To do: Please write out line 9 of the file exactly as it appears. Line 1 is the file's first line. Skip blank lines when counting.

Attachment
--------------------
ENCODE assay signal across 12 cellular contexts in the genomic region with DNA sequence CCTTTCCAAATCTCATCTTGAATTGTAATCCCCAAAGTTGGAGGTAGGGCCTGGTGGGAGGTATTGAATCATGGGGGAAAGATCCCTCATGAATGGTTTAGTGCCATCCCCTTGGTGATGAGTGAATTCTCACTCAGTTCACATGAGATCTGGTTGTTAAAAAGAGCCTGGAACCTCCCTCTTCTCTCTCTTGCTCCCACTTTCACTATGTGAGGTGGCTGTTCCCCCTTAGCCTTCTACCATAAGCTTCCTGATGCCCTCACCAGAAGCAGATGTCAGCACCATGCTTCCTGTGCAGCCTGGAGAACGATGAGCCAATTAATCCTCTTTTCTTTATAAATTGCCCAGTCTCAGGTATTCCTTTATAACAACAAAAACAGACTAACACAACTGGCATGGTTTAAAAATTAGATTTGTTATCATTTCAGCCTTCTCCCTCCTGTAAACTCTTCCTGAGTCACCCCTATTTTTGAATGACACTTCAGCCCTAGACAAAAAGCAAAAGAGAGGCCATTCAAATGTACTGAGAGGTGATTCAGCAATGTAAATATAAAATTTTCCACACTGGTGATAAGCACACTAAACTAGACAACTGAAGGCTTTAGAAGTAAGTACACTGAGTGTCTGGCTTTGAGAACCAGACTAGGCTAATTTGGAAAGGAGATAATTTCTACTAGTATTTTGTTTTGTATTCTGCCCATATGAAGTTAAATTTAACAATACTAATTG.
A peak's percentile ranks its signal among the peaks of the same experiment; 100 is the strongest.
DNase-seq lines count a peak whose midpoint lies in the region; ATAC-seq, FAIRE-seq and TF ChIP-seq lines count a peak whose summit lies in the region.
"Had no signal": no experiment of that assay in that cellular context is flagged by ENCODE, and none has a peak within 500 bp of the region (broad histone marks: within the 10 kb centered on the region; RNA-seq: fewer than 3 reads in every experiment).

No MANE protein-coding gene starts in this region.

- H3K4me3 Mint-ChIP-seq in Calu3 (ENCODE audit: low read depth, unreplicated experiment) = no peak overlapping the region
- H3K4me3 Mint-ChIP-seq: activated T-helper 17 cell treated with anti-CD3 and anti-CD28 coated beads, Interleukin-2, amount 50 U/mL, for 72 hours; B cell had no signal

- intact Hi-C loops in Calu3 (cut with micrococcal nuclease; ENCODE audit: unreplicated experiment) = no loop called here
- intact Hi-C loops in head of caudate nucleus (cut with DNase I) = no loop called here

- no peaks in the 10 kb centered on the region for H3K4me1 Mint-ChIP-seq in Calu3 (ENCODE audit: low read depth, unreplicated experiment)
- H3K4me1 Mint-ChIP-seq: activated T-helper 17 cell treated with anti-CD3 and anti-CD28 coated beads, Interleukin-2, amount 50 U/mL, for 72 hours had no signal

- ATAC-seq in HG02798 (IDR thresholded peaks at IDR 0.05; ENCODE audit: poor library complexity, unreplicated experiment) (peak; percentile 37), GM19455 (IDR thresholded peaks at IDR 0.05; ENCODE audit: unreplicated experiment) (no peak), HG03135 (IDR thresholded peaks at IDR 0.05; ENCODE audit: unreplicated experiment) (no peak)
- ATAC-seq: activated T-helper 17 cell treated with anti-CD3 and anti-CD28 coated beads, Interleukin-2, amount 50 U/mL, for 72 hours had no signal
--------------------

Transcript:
- intact Hi-C loops in head of caudate nucleus (cut with DNase I) = no loop called here